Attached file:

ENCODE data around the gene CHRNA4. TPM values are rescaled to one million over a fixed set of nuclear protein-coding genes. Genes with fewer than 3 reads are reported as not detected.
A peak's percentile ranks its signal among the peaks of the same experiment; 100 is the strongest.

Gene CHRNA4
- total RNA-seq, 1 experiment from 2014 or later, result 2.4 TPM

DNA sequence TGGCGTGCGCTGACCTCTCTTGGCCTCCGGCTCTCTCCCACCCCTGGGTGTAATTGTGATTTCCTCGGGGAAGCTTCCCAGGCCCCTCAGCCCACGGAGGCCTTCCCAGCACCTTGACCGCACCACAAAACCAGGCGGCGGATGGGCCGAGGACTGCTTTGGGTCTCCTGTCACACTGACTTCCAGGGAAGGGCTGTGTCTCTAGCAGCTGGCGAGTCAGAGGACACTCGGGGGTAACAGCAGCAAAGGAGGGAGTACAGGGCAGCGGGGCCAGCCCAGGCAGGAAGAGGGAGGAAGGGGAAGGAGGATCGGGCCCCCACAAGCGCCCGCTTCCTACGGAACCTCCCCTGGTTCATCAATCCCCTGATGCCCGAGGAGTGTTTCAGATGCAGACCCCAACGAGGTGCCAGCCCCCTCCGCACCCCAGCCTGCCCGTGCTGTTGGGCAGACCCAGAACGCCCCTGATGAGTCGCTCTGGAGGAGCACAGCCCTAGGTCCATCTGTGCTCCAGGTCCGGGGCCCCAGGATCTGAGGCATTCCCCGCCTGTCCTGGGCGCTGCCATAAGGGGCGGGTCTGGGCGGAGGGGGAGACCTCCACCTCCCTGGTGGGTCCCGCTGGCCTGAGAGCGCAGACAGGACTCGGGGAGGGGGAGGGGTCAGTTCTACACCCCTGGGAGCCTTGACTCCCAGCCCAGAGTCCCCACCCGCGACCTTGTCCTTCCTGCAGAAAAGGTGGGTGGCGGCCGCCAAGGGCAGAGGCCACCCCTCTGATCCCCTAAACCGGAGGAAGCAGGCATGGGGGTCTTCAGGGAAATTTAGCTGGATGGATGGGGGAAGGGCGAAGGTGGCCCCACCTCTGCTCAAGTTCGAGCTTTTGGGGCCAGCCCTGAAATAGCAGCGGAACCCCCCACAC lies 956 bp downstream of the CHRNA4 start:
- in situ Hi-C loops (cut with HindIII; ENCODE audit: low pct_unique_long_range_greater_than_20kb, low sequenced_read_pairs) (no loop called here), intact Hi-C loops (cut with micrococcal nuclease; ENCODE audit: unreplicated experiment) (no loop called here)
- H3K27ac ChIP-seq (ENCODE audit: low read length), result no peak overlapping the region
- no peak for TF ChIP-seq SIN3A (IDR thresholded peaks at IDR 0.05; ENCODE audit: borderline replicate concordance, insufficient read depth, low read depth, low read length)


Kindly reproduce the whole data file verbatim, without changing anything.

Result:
ENCODE data around the gene CHRNA4. TPM values are rescaled to one million over a fixed set of nuclear protein-coding genes. Genes with fewer than 3 reads are reported as not detected.
A peak's percentile ranks its signal among the peaks of the same experiment; 100 is the strongest.

Gene CHRNA4
- total RNA-seq, 1 experiment from 2014 or later, result 2.4 TPM

DNA sequence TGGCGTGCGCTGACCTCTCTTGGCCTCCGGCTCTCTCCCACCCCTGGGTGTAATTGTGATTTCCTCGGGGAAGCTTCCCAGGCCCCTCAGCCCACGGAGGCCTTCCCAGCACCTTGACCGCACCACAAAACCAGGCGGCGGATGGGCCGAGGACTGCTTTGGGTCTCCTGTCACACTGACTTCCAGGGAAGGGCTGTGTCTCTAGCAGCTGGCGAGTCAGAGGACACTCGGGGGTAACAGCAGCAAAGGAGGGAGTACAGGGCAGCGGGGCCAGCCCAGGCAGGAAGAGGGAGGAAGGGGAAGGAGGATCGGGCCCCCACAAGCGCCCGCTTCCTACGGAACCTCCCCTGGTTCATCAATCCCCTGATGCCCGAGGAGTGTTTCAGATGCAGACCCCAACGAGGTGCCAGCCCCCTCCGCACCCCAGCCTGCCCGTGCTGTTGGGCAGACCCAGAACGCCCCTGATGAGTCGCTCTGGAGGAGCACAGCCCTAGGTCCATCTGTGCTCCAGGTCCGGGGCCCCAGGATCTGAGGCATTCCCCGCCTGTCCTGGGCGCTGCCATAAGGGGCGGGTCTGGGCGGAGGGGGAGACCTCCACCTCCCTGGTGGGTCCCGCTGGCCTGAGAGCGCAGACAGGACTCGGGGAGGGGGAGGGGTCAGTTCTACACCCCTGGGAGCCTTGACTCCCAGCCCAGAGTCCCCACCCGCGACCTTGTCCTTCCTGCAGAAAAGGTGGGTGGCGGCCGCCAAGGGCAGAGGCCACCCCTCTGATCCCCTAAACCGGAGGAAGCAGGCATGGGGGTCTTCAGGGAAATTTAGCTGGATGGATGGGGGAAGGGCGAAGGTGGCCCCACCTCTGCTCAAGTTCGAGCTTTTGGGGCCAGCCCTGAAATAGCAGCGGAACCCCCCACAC lies 956 bp downstream of the CHRNA4 start:
- in situ Hi-C loops (cut with HindIII; ENCODE audit: low pct_unique_long_range_greater_than_20kb, low sequenced_read_pairs) (no loop called here), intact Hi-C loops (cut with micrococcal nuclease; ENCODE audit: unreplicated experiment) (no loop called here)
- H3K27ac ChIP-seq (ENCODE audit: low read length), result no peak overlapping the region
- no peak for TF ChIP-seq SIN3A (IDR thresholded peaks at IDR 0.05; ENCODE audit: borderline replicate concordance, insufficient read depth, low read depth, low read length)